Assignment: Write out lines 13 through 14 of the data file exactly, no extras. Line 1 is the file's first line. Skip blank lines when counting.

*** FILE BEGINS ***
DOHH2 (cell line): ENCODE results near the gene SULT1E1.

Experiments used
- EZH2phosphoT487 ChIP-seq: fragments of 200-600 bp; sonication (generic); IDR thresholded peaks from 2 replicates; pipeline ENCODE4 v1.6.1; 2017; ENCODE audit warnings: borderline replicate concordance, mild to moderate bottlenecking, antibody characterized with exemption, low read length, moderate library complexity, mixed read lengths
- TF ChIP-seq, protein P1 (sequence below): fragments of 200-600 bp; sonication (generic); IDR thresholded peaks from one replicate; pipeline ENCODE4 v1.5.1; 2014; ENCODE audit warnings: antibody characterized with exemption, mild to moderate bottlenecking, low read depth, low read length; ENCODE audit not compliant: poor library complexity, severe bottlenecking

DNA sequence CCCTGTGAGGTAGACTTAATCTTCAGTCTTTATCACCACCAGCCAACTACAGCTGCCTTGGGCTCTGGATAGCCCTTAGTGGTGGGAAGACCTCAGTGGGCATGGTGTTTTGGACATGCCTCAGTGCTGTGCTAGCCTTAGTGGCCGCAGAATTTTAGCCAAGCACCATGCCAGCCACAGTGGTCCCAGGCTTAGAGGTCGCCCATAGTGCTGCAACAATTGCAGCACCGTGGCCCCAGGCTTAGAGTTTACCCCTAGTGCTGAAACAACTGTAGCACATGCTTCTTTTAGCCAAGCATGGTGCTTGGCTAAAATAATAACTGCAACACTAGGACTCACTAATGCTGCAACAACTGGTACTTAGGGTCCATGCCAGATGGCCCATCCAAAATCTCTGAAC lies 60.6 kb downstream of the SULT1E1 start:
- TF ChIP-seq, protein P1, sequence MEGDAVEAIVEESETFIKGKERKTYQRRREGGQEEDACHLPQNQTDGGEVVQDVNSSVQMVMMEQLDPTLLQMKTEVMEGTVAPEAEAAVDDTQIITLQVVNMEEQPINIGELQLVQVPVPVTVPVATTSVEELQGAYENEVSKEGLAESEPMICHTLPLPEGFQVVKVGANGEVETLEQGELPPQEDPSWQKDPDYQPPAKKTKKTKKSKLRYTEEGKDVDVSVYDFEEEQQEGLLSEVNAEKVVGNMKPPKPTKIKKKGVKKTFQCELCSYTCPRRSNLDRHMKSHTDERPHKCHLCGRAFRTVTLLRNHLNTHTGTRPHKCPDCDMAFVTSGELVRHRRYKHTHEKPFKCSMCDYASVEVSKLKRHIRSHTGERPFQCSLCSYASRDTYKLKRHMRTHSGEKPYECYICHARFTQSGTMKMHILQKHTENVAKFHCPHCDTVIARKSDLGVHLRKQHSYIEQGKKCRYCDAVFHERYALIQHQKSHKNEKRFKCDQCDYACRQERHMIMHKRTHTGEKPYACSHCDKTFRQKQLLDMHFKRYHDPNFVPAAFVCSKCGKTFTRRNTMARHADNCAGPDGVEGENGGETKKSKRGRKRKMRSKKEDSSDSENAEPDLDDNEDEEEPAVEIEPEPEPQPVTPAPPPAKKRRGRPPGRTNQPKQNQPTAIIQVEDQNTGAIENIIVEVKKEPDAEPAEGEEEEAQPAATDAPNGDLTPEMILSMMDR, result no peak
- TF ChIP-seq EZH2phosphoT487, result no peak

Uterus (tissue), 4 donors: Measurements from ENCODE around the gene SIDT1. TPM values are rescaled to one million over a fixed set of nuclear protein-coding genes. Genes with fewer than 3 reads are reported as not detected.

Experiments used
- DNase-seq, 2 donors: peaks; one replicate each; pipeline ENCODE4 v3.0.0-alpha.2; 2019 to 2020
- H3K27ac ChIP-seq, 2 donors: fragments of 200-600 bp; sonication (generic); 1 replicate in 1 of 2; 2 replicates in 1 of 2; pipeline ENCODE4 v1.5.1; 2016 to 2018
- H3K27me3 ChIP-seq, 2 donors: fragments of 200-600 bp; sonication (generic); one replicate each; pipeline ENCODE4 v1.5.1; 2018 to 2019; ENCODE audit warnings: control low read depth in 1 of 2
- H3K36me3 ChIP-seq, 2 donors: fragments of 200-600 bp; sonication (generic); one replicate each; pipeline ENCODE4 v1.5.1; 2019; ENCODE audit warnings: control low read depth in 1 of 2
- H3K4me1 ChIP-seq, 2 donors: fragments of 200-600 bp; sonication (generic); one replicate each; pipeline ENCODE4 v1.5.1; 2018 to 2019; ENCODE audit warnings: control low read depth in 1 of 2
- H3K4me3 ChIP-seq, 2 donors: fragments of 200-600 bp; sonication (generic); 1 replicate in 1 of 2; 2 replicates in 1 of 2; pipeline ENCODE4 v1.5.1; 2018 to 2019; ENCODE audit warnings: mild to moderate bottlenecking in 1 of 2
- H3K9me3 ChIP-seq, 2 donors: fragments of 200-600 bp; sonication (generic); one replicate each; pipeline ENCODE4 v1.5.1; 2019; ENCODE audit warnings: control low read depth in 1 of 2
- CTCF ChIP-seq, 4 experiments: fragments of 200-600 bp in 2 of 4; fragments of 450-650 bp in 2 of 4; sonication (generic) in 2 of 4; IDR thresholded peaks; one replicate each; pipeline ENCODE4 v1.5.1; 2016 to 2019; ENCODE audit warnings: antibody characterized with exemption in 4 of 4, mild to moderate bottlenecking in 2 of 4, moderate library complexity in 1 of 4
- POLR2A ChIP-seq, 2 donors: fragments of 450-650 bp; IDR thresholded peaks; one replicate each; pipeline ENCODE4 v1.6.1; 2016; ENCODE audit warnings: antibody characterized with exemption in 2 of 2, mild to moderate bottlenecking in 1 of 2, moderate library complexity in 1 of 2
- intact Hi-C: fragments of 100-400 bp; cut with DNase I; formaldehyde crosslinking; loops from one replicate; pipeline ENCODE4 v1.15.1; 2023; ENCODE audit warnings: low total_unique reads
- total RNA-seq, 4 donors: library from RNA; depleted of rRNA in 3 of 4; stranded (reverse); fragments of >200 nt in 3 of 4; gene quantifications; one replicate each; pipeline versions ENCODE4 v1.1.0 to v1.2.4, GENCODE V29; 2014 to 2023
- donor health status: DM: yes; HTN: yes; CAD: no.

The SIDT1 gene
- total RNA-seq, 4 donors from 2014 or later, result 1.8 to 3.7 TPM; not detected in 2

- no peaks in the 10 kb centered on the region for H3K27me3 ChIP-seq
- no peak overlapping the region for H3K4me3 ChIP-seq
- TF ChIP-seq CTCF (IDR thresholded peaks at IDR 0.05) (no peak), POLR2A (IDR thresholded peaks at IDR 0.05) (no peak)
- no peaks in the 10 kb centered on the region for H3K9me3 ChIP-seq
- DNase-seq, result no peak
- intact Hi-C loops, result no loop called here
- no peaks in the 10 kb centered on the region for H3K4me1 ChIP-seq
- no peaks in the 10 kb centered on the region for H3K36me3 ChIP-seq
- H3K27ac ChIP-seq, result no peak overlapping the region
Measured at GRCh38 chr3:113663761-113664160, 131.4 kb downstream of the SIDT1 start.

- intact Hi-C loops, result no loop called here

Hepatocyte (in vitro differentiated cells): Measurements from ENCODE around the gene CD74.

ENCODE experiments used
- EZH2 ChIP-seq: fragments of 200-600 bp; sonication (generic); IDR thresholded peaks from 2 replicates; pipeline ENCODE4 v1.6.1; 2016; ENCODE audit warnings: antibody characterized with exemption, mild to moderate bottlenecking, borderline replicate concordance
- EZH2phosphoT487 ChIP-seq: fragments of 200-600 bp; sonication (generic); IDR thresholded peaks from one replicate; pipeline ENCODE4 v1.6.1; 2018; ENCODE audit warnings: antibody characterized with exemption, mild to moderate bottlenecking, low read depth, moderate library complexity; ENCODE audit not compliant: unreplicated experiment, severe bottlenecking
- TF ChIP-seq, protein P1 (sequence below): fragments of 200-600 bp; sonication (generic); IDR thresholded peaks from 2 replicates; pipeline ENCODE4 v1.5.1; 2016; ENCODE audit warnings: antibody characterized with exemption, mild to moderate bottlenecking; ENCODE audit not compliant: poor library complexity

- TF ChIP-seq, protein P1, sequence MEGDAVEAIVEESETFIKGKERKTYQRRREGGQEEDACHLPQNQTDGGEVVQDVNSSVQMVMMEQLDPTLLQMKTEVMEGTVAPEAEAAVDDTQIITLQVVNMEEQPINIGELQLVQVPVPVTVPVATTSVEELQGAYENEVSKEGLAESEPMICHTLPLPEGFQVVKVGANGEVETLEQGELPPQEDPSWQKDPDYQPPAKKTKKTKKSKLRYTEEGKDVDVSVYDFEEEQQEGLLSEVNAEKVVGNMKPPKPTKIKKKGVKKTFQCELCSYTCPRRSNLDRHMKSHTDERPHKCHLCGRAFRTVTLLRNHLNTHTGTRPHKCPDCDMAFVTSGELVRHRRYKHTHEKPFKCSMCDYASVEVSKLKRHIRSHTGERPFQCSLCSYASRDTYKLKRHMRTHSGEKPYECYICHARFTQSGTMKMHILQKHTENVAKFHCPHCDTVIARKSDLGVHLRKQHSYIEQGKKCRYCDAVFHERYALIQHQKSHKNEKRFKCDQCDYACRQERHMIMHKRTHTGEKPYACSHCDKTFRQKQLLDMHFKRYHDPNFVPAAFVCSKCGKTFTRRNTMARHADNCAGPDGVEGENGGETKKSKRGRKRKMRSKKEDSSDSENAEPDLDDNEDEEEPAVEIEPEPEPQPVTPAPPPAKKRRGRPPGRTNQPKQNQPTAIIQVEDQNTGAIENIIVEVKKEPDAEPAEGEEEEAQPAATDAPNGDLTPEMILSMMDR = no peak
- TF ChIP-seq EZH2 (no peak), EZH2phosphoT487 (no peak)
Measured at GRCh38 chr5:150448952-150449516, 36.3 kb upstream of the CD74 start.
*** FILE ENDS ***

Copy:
- H3K36me3 ChIP-seq, 2 donors: fragments of 200-600 bp; sonication (generic); one replicate each; pipeline ENCODE4 v1.5.1; 2019; ENCODE audit warnings: control low read depth in 1 of 2
- H3K4me1 ChIP-seq, 2 donors: fragments of 200-600 bp; sonication (generic); one replicate each; pipeline ENCODE4 v1.5.1; 2018 to 2019; ENCODE audit warnings: control low read depth in 1 of 2